Two labor groups have sued Los Angeles County Sheriff Jim McDonnell seeking a court order to release communications between his department and the Trump administration about California’s sanctuary bill. The Service Employees International Union United Service Workers West, or USWW, and the National Day Laborer Organizing Network, or NDLON, sued McDonnell in Los Angeles County Superior Court on Aug. 9. The complaint was made available Thursday.
California joins fight over Justice Dept. funding for sanctuary cities
The state of California is teaming up with the city of San Francisco against new conditions on federal crime-fighting grants imposed on sanctuary cities by U.S. Attorney General Jeff Sessions. Starting in fiscal year 2017, the Justice Department will cut off $385 million in funding from cities and states who refuse to cooperate with federal immigration authorities.
GOVERNENT / PUBLIC SAFETY
California law school deans lobby for lower bar exam standards
The bar exam is a poor measure of a lawyer’s competence, law school deans told California State Bar officials on Tuesday at a public comment session regarding whether to adopt a lower passing score. “We’re testing academic things but they don’t go to the matters that actually cause lawyers to do things that harm the public – things like failing to follow through on matters, mishandling money, not keeping clients adequately informed,” said Greg Brandes, former dean of Concord Law School in Los Angeles.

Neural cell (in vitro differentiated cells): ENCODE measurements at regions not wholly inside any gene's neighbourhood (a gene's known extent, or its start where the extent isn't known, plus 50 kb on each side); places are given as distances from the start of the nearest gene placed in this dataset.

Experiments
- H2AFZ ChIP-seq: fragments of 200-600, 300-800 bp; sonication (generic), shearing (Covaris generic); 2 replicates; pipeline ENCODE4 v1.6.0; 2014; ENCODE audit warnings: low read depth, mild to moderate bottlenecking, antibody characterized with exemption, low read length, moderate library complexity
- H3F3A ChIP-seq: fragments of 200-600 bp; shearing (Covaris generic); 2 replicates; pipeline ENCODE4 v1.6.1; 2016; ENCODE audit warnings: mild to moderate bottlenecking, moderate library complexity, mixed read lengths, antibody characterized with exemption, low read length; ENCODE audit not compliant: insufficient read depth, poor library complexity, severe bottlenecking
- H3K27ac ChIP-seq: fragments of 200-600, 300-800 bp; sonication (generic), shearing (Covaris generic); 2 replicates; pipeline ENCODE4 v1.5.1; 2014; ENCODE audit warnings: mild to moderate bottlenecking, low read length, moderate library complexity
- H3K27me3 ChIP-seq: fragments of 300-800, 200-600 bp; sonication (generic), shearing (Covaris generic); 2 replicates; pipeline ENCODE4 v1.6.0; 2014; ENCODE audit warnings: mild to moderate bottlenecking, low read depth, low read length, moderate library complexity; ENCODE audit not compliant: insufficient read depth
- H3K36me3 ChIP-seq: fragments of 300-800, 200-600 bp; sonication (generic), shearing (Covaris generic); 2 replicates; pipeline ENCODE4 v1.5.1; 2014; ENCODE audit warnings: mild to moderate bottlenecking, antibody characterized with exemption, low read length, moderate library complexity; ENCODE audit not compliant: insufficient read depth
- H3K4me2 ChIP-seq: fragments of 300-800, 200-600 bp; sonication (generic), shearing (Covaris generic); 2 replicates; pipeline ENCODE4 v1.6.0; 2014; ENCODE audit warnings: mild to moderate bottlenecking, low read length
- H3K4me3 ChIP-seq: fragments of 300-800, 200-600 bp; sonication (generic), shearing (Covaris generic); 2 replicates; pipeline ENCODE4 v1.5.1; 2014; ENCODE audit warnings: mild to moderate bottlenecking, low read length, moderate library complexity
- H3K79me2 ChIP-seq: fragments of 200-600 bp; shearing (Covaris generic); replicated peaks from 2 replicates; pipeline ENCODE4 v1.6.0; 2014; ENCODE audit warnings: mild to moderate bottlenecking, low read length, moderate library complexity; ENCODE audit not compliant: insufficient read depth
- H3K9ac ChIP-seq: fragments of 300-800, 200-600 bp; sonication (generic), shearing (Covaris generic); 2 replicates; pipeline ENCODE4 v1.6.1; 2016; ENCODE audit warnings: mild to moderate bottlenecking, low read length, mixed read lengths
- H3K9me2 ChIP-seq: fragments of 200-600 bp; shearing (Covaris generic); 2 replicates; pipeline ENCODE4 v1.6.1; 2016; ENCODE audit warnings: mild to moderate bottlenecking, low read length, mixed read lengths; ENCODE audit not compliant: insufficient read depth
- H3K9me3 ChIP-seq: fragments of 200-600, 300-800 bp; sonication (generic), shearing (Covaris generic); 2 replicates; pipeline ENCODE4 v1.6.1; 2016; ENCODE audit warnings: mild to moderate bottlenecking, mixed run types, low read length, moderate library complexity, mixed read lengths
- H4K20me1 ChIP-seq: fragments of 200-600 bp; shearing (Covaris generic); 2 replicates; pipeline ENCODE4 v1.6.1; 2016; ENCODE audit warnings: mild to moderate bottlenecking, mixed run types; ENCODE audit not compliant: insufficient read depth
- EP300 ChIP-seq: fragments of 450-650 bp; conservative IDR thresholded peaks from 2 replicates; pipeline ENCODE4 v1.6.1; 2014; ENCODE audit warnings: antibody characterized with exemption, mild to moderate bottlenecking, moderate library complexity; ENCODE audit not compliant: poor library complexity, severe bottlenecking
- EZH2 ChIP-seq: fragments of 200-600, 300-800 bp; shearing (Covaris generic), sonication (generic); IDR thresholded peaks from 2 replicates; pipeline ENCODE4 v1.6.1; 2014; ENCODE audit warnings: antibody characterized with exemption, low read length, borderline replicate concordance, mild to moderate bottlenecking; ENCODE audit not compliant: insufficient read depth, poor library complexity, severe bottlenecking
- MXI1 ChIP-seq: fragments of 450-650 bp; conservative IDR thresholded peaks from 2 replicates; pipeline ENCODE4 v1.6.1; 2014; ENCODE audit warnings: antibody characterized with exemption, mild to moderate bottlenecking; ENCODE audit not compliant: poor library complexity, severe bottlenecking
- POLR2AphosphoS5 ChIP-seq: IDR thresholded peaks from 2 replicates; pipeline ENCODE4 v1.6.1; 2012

White supremacy: Are US right-wing groups on the rise?
The deadly violence on the streets of Charlottesville, Virginia, comes at a time of a dramatic rise in prominence of far-right movements in the US. The election of Donald Trump to the White House has been cited as a factor in the re-energisation of activists and groups in America that reject both left-wing ideology and mainstream conservatism. Social media is also said to be playing a large part in promoting these ideologies.
Governors face up to criminal justice reform
Critics say that criminal justice policy often is made without much regard for some of the people who will be affected by it. Some politicians call for “tough on crime” sentences, for example, with no apparent recognition that those convicted of crimes will end up serving long terms behind bars with little real hope of rehabilitation. The Council of State Governments Justice Center (CSG) has started a project to remedy that aspect of policymaking.
Suspected meth death at political donor Ed Buck’s West Hollywood home raises questions
The Los Angeles Sheriff’s Department’s homicide bureau “has assigned several investigators to review the circumstances of the death to determine if any criminal culpability exists,” according to a sheriff’s statement. Sheriff’s officials say the case is closed on the recent death of a 26-year-old suspected of overdosing on methamphetamine at the West Hollywood apartment of political influencer Ed Buck.
A lawyer who has been a defender of USC now must investigate the dean scandal. But can she be impartial?
Debra Wong Yang is used to taking on headline-grabbing scandals. She was one of five attorneys New Jersey Gov. Chris Christie hired to examine his involvement in a scandal over closing lanes of the George Washington Bridge to punish a political rival. After the investigation cleared Christie, a federal judge criticized the attorneys for “opacity and gamesmanship” in not preserving complete records of the interviews they conducted.
What if LA County paid residents to house the homeless? Leaders are exploring the idea